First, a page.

CPI showing slowing inflation in parts of the economy
While most people focus on indexes where costs are rising substantially, there are areas showing slower increases in costs.
In prior years, medical costs were often a key factor in rising inflation, especially for older Americans who tend to spend a disproportionately high percentage of their income on medical care when compared to the general population.
This year, medical costs have been subdued. The CPI-W Medical Care Index has risen a modest 1.9% for the twelve months ending in August compared to a 5.2% rise in the year ending in August 2016.
Much of that slowdown is due to lower health insurance costs borne by consumers. The CPI-W Health Insurance Index has risen only 0.2% over the past year.
Other examples of slowing inflation include apparel where costs have declined 0.5% over the past year. Costs for new and used motor vehicles have dropped 1.9%, while wireless telephone services have decreased 13.1%, according to BLS.
For both new and used motor vehicles and wireless telephone services, BLS considers quality improvements as well as changes in prices. If a product is improved without an increase in price, BLS considers that a price decrease.
Some of the decline in these two indexes represents improvements in the products greater than their change in prices.
How the COLA is calculated
Retired Federal employees and Social Security recipients will receive a cost-of-living adjustment based on the average of the July, August, and September 2017 All Items index numbers for the CPI-Urban Wage Earners and Clerical Workers (CPI-W) compared to the 2016 average for that same three-month period.
For 2016, that average equaled 235.057, so any increase has to be above that number.
The CPI represents changes in prices of all goods and services purchased for consumption by urban households. User fees (such as water and sewer service) and sales and excise taxes paid by the consumer are also included. Income taxes and investment items (like stocks, bonds, and life insurance) are not included. In all, these expenditures are classified into more than 200 categories, each of which are weighted to reflect the expenditures obtained from a survey of households.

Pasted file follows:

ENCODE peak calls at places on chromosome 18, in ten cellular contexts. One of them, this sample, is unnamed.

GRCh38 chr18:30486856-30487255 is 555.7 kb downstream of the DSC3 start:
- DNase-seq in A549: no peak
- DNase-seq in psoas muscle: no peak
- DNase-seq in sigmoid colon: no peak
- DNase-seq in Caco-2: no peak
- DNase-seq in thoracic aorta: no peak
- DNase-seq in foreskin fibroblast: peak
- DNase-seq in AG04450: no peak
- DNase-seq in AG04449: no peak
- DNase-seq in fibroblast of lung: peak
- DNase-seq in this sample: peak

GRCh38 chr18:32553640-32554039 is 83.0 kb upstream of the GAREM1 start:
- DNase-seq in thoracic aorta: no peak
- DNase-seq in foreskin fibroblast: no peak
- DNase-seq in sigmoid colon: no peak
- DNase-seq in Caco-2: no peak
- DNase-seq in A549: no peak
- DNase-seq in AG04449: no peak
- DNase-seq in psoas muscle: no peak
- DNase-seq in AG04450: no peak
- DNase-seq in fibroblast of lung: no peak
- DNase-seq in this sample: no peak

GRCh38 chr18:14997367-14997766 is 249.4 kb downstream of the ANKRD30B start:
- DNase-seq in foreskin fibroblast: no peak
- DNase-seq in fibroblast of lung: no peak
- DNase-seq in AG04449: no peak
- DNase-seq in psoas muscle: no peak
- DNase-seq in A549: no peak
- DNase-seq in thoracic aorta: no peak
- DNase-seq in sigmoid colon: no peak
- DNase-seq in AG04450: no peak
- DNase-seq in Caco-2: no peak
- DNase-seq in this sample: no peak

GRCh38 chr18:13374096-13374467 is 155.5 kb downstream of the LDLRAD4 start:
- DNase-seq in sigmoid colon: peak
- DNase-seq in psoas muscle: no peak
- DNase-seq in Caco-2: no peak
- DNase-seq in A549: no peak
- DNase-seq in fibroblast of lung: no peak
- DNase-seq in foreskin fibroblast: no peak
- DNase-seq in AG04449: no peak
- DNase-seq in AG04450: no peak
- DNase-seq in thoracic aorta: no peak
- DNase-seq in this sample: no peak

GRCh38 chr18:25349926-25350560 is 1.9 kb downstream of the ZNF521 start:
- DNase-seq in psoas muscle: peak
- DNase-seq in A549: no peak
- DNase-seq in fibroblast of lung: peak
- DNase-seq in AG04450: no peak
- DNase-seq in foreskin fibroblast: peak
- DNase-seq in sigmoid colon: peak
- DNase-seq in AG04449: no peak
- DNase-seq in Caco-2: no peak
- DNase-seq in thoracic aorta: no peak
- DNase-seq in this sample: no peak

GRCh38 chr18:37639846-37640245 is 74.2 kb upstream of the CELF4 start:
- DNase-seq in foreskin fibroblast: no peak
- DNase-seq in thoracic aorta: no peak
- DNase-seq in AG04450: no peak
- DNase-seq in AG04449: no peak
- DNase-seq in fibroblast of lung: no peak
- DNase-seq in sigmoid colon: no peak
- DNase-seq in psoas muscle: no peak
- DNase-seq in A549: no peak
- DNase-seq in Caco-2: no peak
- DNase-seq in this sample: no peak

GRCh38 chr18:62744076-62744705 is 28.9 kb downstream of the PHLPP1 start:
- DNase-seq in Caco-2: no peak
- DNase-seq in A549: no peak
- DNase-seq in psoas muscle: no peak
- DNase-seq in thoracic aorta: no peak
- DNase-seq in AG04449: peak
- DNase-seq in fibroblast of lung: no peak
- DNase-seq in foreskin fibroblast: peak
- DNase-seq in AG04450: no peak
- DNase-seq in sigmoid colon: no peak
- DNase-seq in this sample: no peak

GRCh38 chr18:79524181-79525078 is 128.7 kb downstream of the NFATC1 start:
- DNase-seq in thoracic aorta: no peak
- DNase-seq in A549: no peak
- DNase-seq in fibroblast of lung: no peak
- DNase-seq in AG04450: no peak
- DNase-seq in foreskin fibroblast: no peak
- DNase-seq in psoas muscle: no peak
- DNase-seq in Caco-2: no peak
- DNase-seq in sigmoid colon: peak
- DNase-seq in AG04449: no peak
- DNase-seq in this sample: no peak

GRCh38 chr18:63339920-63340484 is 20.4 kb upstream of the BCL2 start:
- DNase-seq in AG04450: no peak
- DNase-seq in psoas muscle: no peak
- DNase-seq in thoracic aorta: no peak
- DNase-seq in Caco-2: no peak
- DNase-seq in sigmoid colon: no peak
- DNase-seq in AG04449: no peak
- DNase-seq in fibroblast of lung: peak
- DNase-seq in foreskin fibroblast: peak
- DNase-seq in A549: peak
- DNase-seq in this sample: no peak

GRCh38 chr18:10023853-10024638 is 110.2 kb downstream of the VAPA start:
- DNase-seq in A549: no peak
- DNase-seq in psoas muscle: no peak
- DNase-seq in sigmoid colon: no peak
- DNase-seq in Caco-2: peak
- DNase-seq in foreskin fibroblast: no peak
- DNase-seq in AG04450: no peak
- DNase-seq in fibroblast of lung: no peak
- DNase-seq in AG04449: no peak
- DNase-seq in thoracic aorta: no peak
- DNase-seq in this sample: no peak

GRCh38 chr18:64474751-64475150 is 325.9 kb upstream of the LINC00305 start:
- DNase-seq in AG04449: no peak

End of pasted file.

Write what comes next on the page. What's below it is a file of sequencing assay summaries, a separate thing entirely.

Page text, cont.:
While recipients of a COLA may wish for as high an increase as possible, a higher COLA also represents a higher cost to the Federal government and adds to the budget deficit. For those reasons, it is important that any change in a COLA be as accurate reflection of the true change in costs as is possible.
With the release of the August CPI, BLS reported that Hurricane Harvey had a very small effect on survey response rates in August. Price collection late in the month was disrupted in 2 of the 87 collection areas.
Hurricane Irma affected much of the state of Florida in September, so it is unclear how the storm may affect data collection, particularly in South Florida where many evacuated the area for several days and some businesses remain closed.